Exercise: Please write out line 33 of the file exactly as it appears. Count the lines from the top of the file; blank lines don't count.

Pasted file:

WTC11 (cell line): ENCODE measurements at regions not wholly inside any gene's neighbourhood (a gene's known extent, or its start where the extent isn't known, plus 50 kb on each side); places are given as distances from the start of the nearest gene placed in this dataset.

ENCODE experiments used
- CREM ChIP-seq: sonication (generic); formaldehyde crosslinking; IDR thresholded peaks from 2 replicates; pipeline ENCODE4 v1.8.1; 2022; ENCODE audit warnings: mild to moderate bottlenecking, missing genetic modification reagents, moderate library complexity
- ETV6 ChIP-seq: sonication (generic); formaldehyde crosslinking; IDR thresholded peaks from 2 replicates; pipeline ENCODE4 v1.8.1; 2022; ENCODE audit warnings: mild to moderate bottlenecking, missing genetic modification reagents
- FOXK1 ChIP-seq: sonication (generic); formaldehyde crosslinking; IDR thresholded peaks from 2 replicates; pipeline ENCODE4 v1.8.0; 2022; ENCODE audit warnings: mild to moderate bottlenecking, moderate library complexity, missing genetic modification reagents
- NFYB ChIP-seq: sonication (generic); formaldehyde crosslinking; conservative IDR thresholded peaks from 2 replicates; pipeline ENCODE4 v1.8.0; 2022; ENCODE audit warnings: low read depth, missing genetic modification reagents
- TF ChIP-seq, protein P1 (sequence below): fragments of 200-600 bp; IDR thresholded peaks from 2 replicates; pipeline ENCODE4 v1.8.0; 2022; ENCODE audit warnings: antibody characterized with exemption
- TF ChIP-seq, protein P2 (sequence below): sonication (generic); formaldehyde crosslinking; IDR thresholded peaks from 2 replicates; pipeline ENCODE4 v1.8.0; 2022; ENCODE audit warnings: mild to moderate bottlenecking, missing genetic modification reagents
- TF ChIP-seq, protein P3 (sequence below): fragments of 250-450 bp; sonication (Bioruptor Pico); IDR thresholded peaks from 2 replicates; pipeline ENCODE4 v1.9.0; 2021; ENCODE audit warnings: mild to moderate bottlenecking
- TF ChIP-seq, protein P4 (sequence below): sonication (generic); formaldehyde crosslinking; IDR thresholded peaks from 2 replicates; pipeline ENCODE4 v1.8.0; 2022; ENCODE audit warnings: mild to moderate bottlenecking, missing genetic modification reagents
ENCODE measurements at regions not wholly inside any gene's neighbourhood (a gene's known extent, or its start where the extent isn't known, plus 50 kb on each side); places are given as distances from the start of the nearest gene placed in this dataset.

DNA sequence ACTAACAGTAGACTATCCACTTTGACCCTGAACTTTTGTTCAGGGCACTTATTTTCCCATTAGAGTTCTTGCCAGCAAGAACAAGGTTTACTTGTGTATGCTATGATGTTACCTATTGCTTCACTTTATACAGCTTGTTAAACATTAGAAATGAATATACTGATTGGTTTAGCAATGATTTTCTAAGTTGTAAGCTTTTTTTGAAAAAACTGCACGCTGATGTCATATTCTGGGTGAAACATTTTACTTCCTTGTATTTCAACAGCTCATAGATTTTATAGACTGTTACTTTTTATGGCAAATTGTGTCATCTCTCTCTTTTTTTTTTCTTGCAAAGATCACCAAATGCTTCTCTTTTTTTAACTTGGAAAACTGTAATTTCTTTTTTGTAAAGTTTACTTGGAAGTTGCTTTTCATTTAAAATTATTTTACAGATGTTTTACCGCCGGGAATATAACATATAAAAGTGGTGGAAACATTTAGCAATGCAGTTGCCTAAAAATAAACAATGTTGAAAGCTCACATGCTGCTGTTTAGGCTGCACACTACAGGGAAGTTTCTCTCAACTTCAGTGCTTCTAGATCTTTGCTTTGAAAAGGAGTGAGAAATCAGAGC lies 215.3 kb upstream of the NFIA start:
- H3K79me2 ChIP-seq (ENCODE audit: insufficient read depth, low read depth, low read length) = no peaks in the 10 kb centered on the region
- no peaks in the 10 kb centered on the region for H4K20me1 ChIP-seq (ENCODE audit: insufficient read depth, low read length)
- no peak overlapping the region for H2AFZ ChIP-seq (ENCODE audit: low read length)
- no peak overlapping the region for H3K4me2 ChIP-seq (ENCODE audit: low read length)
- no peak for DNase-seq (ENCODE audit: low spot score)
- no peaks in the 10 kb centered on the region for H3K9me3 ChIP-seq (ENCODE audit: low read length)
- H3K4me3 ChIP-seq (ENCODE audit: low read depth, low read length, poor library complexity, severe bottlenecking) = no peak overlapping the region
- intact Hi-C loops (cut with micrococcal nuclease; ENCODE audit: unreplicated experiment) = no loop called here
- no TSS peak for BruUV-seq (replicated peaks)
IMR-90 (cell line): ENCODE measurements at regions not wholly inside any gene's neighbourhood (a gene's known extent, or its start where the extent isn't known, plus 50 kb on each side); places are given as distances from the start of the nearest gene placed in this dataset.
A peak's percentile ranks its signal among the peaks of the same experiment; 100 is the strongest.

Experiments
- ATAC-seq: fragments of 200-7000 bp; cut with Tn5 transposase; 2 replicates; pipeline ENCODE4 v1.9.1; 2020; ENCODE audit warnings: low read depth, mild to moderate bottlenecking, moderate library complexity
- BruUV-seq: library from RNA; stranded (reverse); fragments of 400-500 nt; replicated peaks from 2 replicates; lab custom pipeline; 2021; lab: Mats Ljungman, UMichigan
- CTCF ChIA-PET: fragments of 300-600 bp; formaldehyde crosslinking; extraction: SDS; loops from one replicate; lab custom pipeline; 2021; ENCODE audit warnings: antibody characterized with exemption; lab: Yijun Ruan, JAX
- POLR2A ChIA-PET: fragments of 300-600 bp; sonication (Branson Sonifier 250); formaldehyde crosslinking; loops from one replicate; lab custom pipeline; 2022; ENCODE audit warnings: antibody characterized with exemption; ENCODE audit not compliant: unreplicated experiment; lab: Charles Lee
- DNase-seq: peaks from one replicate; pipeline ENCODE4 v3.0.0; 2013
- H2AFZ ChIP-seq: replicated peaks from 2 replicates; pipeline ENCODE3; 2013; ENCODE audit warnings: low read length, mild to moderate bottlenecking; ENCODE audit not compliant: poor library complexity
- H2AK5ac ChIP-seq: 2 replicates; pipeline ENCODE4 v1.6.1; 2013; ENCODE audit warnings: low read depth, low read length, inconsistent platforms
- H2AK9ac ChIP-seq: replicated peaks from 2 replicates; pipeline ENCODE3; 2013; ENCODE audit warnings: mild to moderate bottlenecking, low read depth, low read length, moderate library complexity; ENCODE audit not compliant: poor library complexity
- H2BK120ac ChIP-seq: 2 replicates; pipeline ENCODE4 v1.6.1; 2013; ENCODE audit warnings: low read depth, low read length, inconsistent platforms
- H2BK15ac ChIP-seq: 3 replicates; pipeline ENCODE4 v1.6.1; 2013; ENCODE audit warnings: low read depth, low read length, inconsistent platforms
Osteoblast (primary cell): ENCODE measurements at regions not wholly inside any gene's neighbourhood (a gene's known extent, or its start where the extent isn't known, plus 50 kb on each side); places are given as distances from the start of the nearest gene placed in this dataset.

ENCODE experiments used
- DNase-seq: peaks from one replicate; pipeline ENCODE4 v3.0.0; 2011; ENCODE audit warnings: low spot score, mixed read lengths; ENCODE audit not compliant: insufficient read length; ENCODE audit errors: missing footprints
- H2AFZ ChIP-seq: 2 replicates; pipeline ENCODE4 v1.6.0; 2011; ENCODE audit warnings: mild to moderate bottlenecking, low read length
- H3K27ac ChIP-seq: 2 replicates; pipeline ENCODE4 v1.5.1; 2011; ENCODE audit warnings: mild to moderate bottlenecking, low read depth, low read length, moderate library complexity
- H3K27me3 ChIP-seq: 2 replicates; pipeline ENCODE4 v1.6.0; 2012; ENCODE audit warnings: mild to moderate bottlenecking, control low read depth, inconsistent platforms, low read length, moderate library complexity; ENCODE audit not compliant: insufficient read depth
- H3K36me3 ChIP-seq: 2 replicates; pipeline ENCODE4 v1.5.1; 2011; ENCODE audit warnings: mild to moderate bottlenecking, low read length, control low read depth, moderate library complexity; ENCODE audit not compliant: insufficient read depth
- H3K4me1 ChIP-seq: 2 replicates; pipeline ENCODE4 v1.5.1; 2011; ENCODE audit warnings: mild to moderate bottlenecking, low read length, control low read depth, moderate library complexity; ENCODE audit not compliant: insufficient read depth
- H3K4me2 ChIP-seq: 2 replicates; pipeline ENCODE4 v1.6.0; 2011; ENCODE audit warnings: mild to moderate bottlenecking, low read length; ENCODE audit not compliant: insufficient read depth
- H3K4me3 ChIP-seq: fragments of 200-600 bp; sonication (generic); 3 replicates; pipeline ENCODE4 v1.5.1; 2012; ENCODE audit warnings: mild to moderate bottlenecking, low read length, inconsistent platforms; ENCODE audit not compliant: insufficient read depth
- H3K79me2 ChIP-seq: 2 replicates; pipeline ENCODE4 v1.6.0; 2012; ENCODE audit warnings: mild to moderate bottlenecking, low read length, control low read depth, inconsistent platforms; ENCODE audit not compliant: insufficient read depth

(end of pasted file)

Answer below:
- H2BK120ac ChIP-seq: 2 replicates; pipeline ENCODE4 v1.6.1; 2013; ENCODE audit warnings: low read depth, low read length, inconsistent platforms